Minerals and Rocks
To appreciate the geology of California we must understand minerals and rocks. Harden does not go too much into minerals.
All minerals are made of chemical elements. So let’s look into this.
Chemical Element: the most fundamental substance into which matter can be separated by chemical means.
You should know the name and chemical symbols of the most abundant elements in the Earth’s crust.
Other elements to know are fluorine (F), Chlorine (Cl), sulfer (S), and carbon (C).
Let’s review the structure elements.
Atom: the smallest individual particle that retains all of the properties of a given chemical element.
In an electrostatically balanced atom, the number of electrons equals the number of protons. For example, oxygen (O) has eight protons, eight electrons, and usually eight neutrons (we will discuss isotopes when we talk about absolute dating techniques and Geologic Time).
However, the atom may gain or lose electrons. When this happens, the atom is no longer balanced and becomes an ION.
Chemical Compound: a substance composed of more than one element.
For example, common table salt is the chemical compound sodium chloride, NaCl.
Minerals: the basic building blocks of rocks, i.e. all rocks are composed of minerals. Some rocks may be formed of just one mineral, but most are composed of several, average of 5 to 10.
3000 recognized minerals, we will learn about 10 to 15 (the common rock forming minerals).
Definition of a Mineral:
A mineral can be composed of a single element.
Graphite, C. Pencil "lead" is graphite, very soft.
Can anyone think of another mineral composed entirely of carbon?
Diamond—the hardest of all minerals. These two minerals have the same chemical composition, but very different physical properties.
Polymorphs—same chemical composition, but different internal arrangement of atoms and different physical properties.
Mineral Composition Chemical Compound
Halite NaCl sodium chloride
Quartz SiO2 Silicon dioxide
Calcite CaCO3 calcium carbonate
These minerals are examples of minerals with fixed chemical compositions.
They basically have the same composition where ever you find them.
Feldspar: is just about everywhere and is an example of a mineral whose composition can vary.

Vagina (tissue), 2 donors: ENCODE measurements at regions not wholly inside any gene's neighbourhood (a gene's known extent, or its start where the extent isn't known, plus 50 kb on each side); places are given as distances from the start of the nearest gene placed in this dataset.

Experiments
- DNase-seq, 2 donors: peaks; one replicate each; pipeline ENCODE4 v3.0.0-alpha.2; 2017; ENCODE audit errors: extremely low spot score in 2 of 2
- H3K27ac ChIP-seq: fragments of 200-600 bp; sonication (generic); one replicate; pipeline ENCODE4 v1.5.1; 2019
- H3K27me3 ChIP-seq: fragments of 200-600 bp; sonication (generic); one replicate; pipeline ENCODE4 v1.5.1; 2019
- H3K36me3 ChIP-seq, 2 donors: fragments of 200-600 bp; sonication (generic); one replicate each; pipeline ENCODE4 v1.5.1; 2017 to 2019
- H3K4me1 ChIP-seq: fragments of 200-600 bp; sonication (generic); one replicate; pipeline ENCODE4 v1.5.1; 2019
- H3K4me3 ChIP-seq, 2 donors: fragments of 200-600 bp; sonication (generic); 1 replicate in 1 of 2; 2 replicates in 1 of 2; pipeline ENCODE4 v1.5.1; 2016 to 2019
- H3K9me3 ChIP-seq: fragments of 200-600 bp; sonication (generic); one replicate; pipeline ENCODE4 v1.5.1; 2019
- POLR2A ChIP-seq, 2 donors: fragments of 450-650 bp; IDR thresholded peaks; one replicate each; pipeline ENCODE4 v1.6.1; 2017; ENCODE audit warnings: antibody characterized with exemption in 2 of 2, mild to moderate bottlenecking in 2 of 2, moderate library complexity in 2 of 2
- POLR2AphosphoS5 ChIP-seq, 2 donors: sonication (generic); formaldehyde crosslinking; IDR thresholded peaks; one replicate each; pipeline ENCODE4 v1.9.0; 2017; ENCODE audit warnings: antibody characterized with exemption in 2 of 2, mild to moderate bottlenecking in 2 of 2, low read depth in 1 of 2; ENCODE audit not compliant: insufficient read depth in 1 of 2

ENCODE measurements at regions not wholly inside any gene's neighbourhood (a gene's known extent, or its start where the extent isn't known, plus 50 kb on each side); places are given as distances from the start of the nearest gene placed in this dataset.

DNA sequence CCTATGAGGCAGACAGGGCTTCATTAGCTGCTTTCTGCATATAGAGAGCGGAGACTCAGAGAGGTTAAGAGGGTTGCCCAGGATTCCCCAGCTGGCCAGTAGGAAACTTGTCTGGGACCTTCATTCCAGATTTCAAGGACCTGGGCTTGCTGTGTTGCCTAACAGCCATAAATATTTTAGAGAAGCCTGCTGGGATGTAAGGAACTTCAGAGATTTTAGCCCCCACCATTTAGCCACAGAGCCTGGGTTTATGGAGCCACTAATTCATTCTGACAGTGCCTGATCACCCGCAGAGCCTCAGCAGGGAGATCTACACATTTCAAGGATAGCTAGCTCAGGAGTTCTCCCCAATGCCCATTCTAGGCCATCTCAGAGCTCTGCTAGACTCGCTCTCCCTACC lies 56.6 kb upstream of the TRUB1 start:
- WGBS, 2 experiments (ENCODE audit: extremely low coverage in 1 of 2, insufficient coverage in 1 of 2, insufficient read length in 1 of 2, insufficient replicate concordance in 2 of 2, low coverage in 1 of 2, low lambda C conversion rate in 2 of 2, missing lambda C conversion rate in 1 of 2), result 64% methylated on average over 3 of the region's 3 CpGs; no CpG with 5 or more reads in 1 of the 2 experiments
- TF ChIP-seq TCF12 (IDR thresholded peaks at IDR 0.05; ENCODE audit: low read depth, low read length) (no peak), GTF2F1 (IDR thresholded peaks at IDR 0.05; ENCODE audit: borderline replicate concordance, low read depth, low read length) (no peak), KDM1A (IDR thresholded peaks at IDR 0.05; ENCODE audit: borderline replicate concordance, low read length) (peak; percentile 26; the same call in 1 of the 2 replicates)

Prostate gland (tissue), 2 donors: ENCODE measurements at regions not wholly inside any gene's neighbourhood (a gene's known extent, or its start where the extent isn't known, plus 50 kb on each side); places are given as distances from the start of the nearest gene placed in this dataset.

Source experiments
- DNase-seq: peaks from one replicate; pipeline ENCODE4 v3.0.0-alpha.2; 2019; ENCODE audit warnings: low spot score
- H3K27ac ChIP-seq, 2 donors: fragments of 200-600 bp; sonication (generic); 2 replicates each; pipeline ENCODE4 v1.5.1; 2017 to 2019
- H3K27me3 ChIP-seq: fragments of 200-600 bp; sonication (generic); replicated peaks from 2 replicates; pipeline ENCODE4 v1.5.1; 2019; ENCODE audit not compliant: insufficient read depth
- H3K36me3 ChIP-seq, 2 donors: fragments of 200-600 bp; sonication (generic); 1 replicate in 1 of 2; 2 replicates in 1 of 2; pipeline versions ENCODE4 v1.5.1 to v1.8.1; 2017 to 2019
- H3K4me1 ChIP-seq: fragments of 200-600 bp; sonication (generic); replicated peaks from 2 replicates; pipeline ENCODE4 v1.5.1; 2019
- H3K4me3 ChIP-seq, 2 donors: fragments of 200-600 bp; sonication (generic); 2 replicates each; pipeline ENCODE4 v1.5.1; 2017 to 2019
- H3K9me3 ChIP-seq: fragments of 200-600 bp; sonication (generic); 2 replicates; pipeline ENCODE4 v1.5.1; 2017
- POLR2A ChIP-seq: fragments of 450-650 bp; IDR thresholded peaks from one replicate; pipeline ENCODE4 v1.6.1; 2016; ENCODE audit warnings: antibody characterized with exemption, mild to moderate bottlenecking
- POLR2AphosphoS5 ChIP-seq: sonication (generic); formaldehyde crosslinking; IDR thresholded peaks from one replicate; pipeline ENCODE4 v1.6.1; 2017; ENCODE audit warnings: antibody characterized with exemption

Two types of feldspar K-feldspar and Plagioclase
Plagioclase feldspar varies in composition by its content of Na, Ca, Al, and Si.
Caà Na substitution
Alà Si substitution
Plagioclase can vary in composition from rock to rock, but its composition is constant in any single rock.
Crystalline Structure: the atoms of ions in a mineral are arranged in a specific 3-dimensional pattern. Each mineral has its own unique pattern or internal arrangement of atoms or ions.
This is how glass differs from crystalline material.
Glass is AMORPHOUS, no crystalline structure.
Now let’s discuss the physical properties of minerals.
Pearly (like talk)
Waxy (like jasper)
Resinous (like sphalerite)
Special Properties are used to identify minerals
Effervescence—Calcite reacts with HCL to form CaO and CO3 gas.
Tenacity – toughness, describes the minerals resistance to being broken. [Adjectives – flexible (mineral is easily bent), elastic (mineral rebounds), brittle (mineral fractures into many pieces), malleable (mineral is bend like soft metal), sectile (mineral can be cut by knife)]
Magnetism – attraction to a magnet (Magnetite is most common)
Taste, Odor, Feel – Some minerals have a distinctive taste (halite – rock salt), some a distinctive odor (powder of sulfide minerals like sphalerite smells like rotten eggs), and some a distinctive feel (talc feels slippery, greasy).
Striations and Exsolution Lamellae
Striations are very thin, parallel grooves on some mineral faces – most commonly Plagioclase feldspar, some pyroxenes, tourmaline, and pyrite. Key thing is that these are physical grooves in mineral.
Exsolution Lamellae are thin veinlets seen mainly in Potassium Feldspar. These have variable widths and are not physical grooves. They are also not parallel.
Introduction to Igneous Rocks
Rocks we will see in the class exercise are Basalt (14), Andesite (14), Dacite (4), Rhyolite (9), Obsidian (18), Volcanic Tuff (8), Pumice (12), Pegmatitic, large grain granite (25), course grained granite-Diorite (15), Diroite-Gabbro (20), and Gabbro (40).
Igneous rock: forms by the cooling and solidification of magma.
Magma: molten rock, which may include suspended minerals and dissolved gasses.
Two types of Igneous rock. Extrusive and Intrusive
Extrusive: lava, pryoclastic material, magma coming out of a volcano.
Intrusive: magma solidifies within the Earth’s crust or mantle.
Classification of Igneous Rocks.
Igneous rocks: classified based on Rock Texture and Mineral Assemblage.
Size of mineral grains—Intrusive rocks tend to be coarse grained because minerals grow slowly in the Earth’s crust or mantle. Extrusive rocks tend to be fine grained to glassy because they cool rapidly on the surface of the Earth.
Phaneritic—the minerals are visible to the eye.
Aphanitic—the minerals are not visible to the eye.
Porphyritic—When on mineral is considerably courser, larger than the other minerals. Often the groundmass or matrix is fine grained.
Pegmatitic—Pegmatite, when all minerals are enormous, i.e. big.
Glassy—basically aphanitic, but typical of volcanic glass, obsidian.
Phenocryst—Minerals in rocks are termed phenocrysts.
These consist of the Major Rock Forming Minerals.
Feldspar (K-spar and plagioclase)
Mica (Biotite and Muscovite)
Depending on what minerals you have in the rock, classifies or names the rock.
See Handout on igneous rocks.
Basically, Quartz is typical of rocks like Granite and Rhyolite, where as olivine is typical of rocks like basalt and Gabbro.
Note that rocks become darker in color as more of the darker minerals are present in the rock. We call this the COLOR INDEX. Granites have a CI of 25 or less. Basalts have a CI of 90 to 100.